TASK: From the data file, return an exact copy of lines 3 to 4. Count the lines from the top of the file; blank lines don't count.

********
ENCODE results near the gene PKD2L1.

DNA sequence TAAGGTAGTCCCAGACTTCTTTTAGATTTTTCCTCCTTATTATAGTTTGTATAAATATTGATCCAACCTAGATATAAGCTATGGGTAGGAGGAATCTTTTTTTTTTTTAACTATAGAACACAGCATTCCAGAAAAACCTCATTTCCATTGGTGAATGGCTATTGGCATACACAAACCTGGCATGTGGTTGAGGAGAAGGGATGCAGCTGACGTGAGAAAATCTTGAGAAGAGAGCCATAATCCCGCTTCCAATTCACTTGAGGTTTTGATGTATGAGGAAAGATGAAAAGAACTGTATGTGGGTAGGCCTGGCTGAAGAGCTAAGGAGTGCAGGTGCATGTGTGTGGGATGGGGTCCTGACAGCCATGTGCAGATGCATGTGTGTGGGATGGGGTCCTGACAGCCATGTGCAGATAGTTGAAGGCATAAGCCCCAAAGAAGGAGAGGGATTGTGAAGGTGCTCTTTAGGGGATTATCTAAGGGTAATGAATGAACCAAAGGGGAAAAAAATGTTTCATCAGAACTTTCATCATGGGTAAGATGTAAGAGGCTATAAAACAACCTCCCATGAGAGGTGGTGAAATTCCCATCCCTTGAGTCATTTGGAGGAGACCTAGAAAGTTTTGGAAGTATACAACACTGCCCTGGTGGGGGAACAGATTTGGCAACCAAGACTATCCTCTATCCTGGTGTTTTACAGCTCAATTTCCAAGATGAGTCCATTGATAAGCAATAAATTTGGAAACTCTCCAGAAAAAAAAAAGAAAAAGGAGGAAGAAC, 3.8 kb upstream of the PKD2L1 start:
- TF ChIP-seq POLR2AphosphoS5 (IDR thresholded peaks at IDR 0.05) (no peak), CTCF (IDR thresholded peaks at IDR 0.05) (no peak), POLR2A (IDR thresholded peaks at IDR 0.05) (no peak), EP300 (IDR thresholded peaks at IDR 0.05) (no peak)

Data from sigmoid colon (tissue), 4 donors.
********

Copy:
- TF ChIP-seq POLR2AphosphoS5 (IDR thresholded peaks at IDR 0.05) (no peak), CTCF (IDR thresholded peaks at IDR 0.05) (no peak), POLR2A (IDR thresholded peaks at IDR 0.05) (no peak), EP300 (IDR thresholded peaks at IDR 0.05) (no peak)

Data from sigmoid colon (tissue), 4 donors.